Avoid acronyms. Use the parties’ names. 


Avoid acronyms. Use the parties’ names. 

Acronyms are mainly for the convenience of the writer or speaker. Don’t burden your reader or listener with many of them, especially unfamiliar ones. FBI and IRS are OK, but not CPSC and FHLBB. You may be surprised how easy it is to avoid a brief of alphabet soup and from the reader’s point of view (which is the only point of view that counts) it is worth the effort. If the Consumer Product Safety Commission plays a prominent role in your case, and no other agency has any part at all, call it lithe Commission,” or even simply lithe agency.” If the case concerns the Prosecutorial Remedies and Other Tools to end the Exploitation of Children Today Act of 2003 (117 Stat. 650), foil the drafters by refusing to call it lithe PROTECT Act”; just lithe Act” will do.

The reason for avoiding acronyms is well exemplified in a fictional passage devised by Judge Daniel Friedman:

Refer to the parties by their names rather than their sta­tus in the litigation (plaintiff respondent, etc.). There are good reasons for this. Sometimes, in reading briefs, judges will get confused about who is on the up-side and who on the down-side-s-and will have to flip back to the cover to see who “Petitioner” is. Moreover, the petitioner here may have been the defendant at trial, and the respondent on the first appeal. This can make the record on appeal confusing if status-names are used in the briefing and argument at each level. Everett Jones, however, is always and everywhere, at all stage~ of the litigation, Jones.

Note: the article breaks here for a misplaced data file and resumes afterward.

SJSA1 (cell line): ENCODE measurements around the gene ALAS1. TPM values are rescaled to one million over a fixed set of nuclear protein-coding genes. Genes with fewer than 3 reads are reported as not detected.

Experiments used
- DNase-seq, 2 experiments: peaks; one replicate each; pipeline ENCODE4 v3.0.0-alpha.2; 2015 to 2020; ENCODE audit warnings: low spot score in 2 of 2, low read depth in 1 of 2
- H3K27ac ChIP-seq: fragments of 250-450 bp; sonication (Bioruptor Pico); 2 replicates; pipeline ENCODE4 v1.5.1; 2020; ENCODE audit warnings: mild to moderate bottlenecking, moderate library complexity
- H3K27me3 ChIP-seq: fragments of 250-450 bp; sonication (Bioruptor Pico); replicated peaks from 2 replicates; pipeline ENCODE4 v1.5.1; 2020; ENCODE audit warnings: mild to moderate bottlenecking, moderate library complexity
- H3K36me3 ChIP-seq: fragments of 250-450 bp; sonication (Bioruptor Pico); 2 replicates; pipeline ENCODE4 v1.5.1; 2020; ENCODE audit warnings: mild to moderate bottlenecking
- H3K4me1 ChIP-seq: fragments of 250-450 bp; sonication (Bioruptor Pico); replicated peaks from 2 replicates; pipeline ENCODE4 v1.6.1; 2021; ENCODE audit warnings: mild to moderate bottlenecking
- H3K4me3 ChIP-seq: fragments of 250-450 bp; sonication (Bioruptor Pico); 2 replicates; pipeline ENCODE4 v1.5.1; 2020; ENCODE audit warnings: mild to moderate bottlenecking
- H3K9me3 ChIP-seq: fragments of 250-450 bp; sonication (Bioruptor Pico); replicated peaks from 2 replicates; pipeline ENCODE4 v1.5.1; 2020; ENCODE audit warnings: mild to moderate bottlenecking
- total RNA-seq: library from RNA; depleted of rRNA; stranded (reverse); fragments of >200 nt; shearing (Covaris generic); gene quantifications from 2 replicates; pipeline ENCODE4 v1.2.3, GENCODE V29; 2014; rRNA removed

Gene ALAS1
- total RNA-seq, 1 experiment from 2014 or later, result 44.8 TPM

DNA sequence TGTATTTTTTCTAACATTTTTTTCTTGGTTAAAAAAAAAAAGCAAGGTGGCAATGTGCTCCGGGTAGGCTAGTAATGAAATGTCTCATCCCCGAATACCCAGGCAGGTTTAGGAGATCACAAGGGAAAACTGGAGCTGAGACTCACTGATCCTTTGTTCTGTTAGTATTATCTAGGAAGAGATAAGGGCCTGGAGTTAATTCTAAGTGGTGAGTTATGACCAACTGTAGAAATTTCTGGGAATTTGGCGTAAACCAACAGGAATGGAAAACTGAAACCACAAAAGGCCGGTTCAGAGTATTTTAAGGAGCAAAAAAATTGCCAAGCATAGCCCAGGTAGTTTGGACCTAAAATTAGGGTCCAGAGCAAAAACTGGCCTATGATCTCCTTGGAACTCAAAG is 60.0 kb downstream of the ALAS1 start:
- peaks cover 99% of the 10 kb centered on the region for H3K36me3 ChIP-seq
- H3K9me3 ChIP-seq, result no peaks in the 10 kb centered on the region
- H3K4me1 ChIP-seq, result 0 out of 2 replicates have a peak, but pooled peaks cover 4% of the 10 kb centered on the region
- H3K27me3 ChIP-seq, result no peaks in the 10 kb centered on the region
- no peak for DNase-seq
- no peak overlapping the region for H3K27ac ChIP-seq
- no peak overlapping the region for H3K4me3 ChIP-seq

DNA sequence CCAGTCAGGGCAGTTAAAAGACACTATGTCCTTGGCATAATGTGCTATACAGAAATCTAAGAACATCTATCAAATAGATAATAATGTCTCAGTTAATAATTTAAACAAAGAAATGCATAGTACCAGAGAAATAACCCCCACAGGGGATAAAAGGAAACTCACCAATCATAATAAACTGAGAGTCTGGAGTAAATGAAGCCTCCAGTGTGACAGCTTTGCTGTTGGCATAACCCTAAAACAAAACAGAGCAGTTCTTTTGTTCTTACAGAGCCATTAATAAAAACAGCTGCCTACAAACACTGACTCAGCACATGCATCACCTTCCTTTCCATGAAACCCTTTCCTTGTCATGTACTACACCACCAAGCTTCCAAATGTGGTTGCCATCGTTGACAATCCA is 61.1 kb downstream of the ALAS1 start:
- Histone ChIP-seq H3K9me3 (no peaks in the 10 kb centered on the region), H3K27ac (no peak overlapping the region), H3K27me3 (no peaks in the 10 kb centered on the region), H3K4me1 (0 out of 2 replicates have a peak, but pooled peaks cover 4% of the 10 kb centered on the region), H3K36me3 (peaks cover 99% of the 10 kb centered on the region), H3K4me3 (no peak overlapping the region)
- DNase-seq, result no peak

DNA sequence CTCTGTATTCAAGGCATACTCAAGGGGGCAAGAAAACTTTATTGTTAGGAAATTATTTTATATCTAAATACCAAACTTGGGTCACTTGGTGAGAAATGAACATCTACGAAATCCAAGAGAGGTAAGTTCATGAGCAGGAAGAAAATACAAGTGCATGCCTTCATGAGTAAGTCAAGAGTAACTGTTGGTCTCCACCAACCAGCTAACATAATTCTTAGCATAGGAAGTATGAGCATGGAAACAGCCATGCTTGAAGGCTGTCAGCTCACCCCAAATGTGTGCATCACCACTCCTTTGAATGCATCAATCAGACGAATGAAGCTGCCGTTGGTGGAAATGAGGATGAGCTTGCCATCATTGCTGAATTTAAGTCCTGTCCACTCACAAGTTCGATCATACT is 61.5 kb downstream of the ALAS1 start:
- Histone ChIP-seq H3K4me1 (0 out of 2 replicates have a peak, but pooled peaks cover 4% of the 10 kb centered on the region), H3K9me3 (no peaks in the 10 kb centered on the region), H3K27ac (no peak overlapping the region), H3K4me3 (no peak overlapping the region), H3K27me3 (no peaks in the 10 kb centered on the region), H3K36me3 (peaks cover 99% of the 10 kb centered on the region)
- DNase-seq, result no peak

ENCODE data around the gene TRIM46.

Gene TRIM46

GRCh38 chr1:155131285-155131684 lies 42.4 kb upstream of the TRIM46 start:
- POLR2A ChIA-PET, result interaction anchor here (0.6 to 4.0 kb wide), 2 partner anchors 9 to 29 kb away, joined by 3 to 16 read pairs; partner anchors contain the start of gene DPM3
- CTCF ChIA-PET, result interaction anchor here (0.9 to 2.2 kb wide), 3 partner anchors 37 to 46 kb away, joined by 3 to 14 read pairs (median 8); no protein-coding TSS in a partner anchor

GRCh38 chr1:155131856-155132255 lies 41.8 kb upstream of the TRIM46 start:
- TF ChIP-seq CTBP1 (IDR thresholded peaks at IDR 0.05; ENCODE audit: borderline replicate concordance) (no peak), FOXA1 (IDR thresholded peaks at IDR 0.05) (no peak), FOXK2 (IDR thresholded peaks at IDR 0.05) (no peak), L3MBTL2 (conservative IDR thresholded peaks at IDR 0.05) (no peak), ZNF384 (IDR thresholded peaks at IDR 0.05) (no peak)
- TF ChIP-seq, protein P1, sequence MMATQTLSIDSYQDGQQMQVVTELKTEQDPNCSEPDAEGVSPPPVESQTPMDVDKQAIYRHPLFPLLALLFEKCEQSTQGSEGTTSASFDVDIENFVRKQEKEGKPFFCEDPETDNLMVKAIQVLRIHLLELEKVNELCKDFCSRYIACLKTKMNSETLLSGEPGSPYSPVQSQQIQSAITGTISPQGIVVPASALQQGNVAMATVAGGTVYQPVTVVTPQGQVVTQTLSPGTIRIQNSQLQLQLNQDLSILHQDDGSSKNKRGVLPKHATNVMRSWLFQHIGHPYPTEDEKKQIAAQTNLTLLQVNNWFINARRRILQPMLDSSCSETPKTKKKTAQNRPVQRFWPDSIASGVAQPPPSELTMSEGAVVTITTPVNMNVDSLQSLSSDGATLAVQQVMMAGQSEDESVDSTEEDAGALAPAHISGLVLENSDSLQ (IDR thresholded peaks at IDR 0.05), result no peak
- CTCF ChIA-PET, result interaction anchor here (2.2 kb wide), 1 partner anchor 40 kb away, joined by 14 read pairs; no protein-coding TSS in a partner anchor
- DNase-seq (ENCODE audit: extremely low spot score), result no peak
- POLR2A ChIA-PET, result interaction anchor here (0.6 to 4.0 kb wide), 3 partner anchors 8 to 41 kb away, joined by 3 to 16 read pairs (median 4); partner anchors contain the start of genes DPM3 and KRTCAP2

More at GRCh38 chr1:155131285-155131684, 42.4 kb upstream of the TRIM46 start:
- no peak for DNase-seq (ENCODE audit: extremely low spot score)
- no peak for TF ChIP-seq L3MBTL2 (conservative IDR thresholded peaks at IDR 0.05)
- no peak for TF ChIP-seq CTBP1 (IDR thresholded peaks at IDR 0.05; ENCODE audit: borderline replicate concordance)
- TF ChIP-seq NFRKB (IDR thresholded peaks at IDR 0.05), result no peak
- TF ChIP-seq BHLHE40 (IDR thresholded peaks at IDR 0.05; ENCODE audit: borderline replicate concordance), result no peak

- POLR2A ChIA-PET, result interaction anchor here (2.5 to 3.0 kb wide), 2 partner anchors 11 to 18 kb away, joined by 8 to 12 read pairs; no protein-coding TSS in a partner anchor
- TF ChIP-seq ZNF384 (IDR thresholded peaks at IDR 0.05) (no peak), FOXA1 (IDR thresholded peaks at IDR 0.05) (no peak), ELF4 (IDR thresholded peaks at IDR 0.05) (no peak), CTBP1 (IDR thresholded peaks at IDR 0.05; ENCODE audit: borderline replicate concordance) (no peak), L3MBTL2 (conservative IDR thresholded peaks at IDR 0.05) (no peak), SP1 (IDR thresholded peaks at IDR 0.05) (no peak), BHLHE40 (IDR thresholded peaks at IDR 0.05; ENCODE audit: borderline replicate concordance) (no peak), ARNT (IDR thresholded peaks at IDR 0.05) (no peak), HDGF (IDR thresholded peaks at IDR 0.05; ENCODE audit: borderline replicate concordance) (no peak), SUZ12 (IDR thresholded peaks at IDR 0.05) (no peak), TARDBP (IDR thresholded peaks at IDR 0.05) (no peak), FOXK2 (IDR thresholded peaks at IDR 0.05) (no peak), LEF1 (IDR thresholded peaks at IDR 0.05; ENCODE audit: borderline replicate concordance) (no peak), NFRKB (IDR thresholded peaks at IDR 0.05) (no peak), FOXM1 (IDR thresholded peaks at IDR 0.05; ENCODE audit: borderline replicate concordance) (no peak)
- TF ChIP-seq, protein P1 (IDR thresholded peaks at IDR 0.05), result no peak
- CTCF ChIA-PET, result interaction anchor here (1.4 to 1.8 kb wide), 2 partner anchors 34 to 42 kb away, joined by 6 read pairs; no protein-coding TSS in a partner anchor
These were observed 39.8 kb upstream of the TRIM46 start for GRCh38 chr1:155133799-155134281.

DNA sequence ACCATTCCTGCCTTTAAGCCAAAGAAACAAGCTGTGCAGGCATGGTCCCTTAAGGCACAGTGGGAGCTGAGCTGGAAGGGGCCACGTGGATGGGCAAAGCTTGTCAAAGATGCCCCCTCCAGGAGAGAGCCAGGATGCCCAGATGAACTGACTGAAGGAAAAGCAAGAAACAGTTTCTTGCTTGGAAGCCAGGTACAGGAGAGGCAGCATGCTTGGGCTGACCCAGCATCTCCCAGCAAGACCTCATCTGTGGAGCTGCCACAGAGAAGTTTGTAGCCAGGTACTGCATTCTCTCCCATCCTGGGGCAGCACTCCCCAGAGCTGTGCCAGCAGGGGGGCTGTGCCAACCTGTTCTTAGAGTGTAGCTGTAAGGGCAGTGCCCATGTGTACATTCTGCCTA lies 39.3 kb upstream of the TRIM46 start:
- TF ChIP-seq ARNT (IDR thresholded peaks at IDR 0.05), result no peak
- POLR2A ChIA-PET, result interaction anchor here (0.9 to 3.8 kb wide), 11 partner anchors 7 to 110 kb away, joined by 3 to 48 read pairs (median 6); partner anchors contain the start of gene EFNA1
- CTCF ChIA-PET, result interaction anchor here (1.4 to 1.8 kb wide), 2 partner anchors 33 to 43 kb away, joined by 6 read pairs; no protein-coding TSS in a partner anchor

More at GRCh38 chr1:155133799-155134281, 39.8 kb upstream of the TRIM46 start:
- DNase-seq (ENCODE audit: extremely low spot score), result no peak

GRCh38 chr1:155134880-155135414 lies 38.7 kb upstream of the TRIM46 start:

Some mistakenly advise that you should try to personal­ize your client and depersonalize the opposing party by call­ing the former “Jones” and the latter “Defendant.” This is much too cute; rather than depersonalizing the defendant, it will annoy the court and ruin the story.

Sometimes each side of the case has multiple parties, so it is impossible to use a single name. No problem. If they are all railroads, refer to them as lithe railroads”; or if all debtors, call them “the debtors.” If they are a mishmash, pick the name of one of them and define that to include the entire group. For example, “The petitioners (collectively, ‘Exxon’) claimed below that ….”

Here, as everywhere, clarity governs all. It sometimes makes sense to use terms like “general contractor,” “owner,” and “subcontractor” if that will identify the cast of characters in way that makes the story more comprehensible.



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